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Cubs expected to hire Mike Napoli — David Ross' former teammate — as quality assurance coach

Cubs expected to hire Mike Napoli — David Ross' former teammate — as quality assurance coach

David Ross will not only be managing former teammates with the Cubs in 2020, but he'll be coaching alongside one, too.

The Cubs are expected to add former MLB catcher Mike Napoli to Ross' coaching staff, per multiple reports. Napoli will assume the title of quality assurance coach, vacated by Chris Denorfia, who held the position for one season.

Napoli played in parts of 12 big-league seasons from 2006-17 with the Angels, Rangers, Red Sox and Indians. He won the 2013 World Series with Boston — alongside Ross and Cubs starter Jon Lester — and was also a key figure with the 2016 Indians, whom the Cubs defeated in the World Series. He finished his career with a .246/.346/.475 slash line with 267 home runs. 

According to MLB Network's Jon Heyman, the Cubs pursued Napoli last winter, though the 38-year-old wanted to take a short break from baseball before jumping into coaching. He'll join a Cubs coaching staff that is almost finalized, with the exception of one vacant base coach spot. Here's what the group looks like right now:

Manager — David Ross
Bench coach — Andy Green
Pitching coach — Tommy Hottovy
Associate pitching coach, catching and strategy coach — Mike Borzello
Hitting coach — Anthony Iapoce
Assistant hitting coach — Terrmel Sledge
Bullpen coach — Chris Young
Base coach — Will Venable
Base coach — open
Quality assurance coach — Mike Napoli

Cubs general manager Jed Hoyer said Tuesday the organization hopes to have the coaching staff finalized by the end of the week. With Napoli on board, the Cubs are one step closer to making that goal a reality.

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Fans apologize to Yu Darvish following Astros cheating allegations

Fans apologize to Yu Darvish following Astros cheating allegations

When the Dodgers acquired Yu Darvish at the 2017 trade deadline, he was expected to be one of the final pieces to their championship puzzle.

After a solid nine-start regular season with Los Angeles, Darvish was stellar early in the postseason. In two starts (one in the NLDS, one in the NLCS), he allowed two runs across 11.1 innings, racking up 14 strikeouts compared to a single walk.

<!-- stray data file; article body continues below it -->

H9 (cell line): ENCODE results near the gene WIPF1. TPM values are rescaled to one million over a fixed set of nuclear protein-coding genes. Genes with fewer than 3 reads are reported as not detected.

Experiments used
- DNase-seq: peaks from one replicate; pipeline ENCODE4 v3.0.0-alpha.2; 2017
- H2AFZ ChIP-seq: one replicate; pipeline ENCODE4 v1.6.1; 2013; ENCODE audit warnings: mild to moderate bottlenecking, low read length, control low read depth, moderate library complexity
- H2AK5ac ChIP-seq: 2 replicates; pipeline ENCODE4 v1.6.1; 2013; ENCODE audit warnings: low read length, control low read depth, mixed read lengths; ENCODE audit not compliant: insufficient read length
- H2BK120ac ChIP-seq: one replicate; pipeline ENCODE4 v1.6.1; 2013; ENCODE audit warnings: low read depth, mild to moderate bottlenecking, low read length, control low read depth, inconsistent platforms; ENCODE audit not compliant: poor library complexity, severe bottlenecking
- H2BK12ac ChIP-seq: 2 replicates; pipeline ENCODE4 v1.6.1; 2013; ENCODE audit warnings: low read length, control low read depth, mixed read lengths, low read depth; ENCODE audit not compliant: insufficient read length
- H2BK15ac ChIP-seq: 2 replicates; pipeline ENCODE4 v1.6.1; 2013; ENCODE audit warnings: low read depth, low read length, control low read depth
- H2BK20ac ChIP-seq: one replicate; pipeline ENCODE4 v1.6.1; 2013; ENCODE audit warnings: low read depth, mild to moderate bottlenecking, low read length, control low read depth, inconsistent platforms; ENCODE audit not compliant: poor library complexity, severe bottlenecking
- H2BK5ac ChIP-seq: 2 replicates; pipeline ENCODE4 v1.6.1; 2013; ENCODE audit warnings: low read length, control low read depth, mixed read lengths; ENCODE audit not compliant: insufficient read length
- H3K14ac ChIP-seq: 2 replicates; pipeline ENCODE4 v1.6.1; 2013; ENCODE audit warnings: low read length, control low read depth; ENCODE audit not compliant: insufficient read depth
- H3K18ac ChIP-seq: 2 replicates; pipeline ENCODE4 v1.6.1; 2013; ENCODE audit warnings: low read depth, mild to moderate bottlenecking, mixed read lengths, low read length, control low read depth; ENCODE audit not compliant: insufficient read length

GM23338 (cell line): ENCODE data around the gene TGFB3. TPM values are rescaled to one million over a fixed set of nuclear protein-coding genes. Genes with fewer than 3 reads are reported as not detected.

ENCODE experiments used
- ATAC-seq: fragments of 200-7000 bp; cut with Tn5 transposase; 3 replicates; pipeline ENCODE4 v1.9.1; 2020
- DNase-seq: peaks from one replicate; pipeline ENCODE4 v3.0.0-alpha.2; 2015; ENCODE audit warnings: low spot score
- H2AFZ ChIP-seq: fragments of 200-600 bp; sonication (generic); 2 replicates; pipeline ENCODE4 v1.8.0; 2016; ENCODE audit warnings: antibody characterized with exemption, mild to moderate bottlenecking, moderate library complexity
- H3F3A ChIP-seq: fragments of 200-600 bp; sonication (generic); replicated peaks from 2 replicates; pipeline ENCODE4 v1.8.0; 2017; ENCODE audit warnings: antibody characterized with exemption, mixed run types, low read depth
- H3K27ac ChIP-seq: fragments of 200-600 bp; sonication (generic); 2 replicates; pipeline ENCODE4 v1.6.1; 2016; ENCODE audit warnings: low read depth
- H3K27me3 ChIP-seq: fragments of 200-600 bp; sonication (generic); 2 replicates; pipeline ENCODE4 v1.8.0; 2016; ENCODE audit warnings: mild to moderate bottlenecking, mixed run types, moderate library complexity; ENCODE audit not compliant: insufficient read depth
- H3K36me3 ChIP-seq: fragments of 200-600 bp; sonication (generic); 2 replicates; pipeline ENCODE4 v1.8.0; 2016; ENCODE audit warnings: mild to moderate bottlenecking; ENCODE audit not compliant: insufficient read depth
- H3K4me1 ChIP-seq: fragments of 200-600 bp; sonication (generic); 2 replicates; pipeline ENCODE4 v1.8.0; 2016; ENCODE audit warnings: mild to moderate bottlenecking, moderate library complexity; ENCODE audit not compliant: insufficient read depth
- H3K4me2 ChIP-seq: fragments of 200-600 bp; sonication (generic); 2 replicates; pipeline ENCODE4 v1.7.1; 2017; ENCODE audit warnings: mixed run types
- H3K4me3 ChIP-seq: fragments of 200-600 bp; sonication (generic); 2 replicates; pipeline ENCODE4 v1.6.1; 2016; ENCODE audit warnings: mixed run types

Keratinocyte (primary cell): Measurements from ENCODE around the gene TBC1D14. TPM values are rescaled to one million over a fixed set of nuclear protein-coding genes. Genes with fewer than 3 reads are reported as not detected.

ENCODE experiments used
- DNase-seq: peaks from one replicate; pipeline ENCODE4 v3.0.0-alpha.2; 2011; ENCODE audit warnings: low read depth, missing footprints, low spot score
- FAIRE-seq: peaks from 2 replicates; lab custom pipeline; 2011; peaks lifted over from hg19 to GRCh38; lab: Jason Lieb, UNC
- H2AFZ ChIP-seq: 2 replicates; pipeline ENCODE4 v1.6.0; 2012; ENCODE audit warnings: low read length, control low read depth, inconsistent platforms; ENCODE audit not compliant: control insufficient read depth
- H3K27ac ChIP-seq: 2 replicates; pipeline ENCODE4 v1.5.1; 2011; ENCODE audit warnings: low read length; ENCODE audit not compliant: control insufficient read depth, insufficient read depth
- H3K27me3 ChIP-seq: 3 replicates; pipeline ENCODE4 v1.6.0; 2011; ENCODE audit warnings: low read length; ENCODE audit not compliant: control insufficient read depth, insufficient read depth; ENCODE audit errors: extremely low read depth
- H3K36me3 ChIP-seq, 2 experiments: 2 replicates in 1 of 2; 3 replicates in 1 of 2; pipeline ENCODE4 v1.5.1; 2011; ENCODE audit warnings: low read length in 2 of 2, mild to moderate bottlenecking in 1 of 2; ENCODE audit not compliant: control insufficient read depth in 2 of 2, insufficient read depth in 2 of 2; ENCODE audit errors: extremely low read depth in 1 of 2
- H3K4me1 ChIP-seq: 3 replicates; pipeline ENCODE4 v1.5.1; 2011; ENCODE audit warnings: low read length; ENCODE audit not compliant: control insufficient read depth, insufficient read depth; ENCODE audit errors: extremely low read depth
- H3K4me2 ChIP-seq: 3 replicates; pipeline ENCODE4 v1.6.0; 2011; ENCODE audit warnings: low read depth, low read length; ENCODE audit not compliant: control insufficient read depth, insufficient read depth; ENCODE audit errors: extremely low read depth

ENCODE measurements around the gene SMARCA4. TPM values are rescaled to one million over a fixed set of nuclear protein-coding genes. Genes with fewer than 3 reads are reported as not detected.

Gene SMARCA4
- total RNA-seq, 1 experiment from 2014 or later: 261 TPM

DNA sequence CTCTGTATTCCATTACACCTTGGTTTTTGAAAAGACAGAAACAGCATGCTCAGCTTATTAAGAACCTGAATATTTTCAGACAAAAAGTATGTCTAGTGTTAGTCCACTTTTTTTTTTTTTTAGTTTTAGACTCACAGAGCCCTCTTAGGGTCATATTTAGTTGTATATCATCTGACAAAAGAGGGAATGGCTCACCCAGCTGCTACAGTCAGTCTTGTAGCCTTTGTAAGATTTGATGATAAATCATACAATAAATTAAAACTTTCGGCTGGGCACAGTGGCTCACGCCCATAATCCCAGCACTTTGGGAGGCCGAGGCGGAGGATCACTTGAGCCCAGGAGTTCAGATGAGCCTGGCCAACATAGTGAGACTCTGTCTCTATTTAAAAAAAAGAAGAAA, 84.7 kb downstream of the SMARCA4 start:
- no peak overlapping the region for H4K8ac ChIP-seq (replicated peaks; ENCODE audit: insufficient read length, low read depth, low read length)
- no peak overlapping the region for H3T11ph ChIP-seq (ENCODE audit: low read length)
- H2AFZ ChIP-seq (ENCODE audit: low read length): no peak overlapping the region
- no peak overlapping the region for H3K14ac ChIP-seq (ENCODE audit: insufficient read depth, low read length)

Things went downhill for Darvish in the World Series, where he surrendered nine runs in 3.1 innings across two starts. This includes Game 7, when he threw 47 pitches in 1.2 innings, allowing five runs in a 5-1 series-clinching win for the Astros.

Darvish became a scapegoat for the Dodgers' World Series loss and faced heavy backlash from fans. Consequentially, he had concerns about re-signing with the Dodgers when he became a free agent that offseason, according to Dylan Hernandez of the Los Angeles Times, due to fears of how the city's anger towards him would affect his family.

Two years later, fans are now apologizing for directing their anger at Darvish for his World Series performance. Why?

Tuesday, The Athletic's Ken Rosenthal and Evan Drellich reported the Astros stole opposing teams' signs electronically during the 2017 season. This conflicts with the notion of Darvish tipping his pitches in the World Series, which an anonymous Astros player told Sports Illustrated's Tom Verducci was the case.

The notion of Darvish tipping his pitches is now in question altogether:

As has often been the case this offseason, Darvish had a brilliant reaction to the whole situation on Twitter:

Darvish joined the Cubs in 2018 on a six-year deal. After an injury-riddled debut season with the Cubs, he took off post-All-Star break in 2019 and is expected to be the team's Opening Day starter in 2020. Although what happened in 2017 can't be changed, it's nice to see he's moved forward.